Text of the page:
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Olga's Gallery


Sir Edwin Landseer

(1802-1873)



 

Sir Edwin Landseer at Artprice. To look at auction records, find Landseer's works in upcoming auctions, check price levels and indexes for his works, read his biography and view his signature, access the Artprice database.

                Sir Edwin Henry Landseer (1802-73) is an English painter, born in London, the son of the engraver John Landseer (1769-1852). Trained by his father to sketch animals from life, he began exhibiting at the Royal Academy (RA) when only 13; the same year (1815) he received a silver medal from the Society of Arts for his drawing of a hunter. Success came easily and early. By the age of 16 he was a constant and active exhibitor at the RA, already patronized by leading collectors and talked about as a rising star. His election as an Associate of the RA in 1826, when he was only 24, surprised no one but himself.
            In 1824, Landseer went to Scotland for the first time to visit Sir Walter Scott. He fell in love with the Highlands, and since then every year he used to return there for inspiration, drawing, hunting, and rest. Landseerís romantic vision of border history is reflected in his work, inspired by Scott, The Hunting of Chevy Chase (1825-26). Landseer was elected a full Academician in 1931; the decade that followed was the most successful and the most creative of his entire career.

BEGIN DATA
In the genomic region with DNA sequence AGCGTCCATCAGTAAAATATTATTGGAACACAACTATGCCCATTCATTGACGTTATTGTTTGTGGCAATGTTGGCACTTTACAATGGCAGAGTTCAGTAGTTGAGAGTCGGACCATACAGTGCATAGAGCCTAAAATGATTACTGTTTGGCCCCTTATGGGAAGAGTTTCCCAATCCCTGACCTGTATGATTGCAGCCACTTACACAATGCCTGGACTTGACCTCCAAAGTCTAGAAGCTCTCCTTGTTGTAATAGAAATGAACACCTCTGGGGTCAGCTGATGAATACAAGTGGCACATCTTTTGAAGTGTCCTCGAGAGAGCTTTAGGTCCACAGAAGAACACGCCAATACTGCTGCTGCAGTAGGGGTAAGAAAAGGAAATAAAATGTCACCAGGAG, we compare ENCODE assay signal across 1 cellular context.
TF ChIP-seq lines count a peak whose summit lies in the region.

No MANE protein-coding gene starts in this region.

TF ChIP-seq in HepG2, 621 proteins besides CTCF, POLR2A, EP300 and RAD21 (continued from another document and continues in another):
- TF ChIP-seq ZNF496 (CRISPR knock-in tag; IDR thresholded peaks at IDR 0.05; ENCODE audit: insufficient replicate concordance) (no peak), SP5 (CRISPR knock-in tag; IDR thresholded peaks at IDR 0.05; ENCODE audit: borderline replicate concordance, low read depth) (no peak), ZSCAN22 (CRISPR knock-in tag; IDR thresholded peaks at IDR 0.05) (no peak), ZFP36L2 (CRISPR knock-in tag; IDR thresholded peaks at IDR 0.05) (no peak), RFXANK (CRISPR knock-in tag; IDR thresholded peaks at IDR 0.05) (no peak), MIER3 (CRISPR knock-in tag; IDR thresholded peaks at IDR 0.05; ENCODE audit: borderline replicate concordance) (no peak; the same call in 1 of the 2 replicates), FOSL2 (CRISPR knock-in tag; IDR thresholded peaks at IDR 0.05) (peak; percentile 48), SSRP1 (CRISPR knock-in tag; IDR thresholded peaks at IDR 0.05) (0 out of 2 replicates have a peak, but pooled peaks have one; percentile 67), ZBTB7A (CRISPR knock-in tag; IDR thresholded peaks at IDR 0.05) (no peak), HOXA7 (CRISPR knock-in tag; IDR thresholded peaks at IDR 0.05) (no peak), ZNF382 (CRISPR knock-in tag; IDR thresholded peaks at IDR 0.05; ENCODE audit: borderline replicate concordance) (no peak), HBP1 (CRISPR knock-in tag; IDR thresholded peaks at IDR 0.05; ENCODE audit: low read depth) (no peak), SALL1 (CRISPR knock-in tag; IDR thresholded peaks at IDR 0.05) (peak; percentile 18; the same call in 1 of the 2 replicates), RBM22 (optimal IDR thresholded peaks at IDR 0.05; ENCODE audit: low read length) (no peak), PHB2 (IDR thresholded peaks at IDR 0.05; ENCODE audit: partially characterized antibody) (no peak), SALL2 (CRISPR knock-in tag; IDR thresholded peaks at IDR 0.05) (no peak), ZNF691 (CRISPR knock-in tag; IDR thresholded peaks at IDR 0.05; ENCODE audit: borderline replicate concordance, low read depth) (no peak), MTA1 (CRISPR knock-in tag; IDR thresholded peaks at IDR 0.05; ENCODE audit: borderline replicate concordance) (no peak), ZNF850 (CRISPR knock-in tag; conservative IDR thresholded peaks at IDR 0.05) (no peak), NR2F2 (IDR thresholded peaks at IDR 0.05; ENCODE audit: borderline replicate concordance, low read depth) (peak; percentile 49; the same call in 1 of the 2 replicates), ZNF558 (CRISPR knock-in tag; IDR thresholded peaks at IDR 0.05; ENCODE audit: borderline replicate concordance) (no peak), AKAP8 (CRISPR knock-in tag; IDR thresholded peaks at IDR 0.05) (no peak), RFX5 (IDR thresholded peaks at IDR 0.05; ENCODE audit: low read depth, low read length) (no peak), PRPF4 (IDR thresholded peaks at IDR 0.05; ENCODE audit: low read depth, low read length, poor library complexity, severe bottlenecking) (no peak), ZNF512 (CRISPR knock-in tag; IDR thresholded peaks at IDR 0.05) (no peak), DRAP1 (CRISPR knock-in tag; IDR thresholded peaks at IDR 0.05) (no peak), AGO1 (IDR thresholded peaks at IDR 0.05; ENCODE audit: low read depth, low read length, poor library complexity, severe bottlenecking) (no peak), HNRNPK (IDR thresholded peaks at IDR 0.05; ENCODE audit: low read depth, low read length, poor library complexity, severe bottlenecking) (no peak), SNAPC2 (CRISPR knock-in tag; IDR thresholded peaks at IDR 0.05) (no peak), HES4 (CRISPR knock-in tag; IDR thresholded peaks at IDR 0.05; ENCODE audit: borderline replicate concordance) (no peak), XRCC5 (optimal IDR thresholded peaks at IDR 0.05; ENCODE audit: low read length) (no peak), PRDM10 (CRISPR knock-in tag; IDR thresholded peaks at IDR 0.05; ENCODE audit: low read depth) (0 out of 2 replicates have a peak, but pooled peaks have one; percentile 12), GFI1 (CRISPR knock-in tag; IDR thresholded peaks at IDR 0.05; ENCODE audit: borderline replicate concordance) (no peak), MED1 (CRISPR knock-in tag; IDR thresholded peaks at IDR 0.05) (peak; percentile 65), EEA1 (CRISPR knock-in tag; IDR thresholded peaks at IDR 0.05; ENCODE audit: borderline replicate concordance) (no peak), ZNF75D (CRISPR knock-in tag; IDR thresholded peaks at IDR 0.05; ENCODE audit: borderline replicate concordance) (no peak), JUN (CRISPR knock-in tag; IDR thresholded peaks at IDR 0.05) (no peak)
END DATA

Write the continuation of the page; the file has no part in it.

Major works, such as Hawking (1832), Scene in the Olden Time at Bolton Abbey (1834) won him critical acclaim, but it was often his smaller pictures of dogs such as The Old Shepherd's Chief Mourner (1837) and Dignity and Impudence (1839) that captured the popular imagination. Most of Landseerís pictures were well known from excellent engravings of them by his elder brother Thomas (1796-1800). The publication of numerous prints won him a vast and devoted popular audience.
            The strain of keeping up his career, of satisfying his patrons, and of maintaining his social position cost Landseer more effort than he cared to admit. In May 1840, at the height of his powers and reputation, he suffered a severe nervous breakdown. In the face of all his personal and professional problems, Landseer continued to paint pictures of high quality, which enhanced his popularity. His The Monarch of the Glen (1851) was exhibited in 1851; the bronze lions at the foot of Nelsonís Monument in Trafalgar Square were modeled by him (1859-66). He was a favorite with the aristocracy, but it was his position at court, which gave him an unrivaled prestige in the eyes of the public. As well as painting a succession of royal pets Eos, A Favorite Greyhound, the Property of H.R.H. Prince Albert (1841), Macaw, Love Birds, Terrier, and Spaniel Puppies, Belonging to Her Majesty (1839), Landseer undertook major portrait commissions, including the great unfinished picture of Queen Victoria , the conversation piece Windsor Castle in Modern Times (1841-1845), and the Portrait of Queen Victoria and Prince Albert (1842-1846).
            Landseer was the most famous English artist of his generation, and he was mourned throughout the nation. He was accorded the honor of public funeral, and he was buried in St. Paulís Cathedral alongside Sir Joshua Reynolds, Sir Thomas Lawrence, and J.M.W. Turner.

Bibliography:
The Monarch of the Glen: Landseer in the Highlands by Richard Ormond, T. C. Smout. National Galleries of Scotland, 2005.
Landseer's Animal Illustrations by Joseph Batty. Beech Publishing House, 2002.
 


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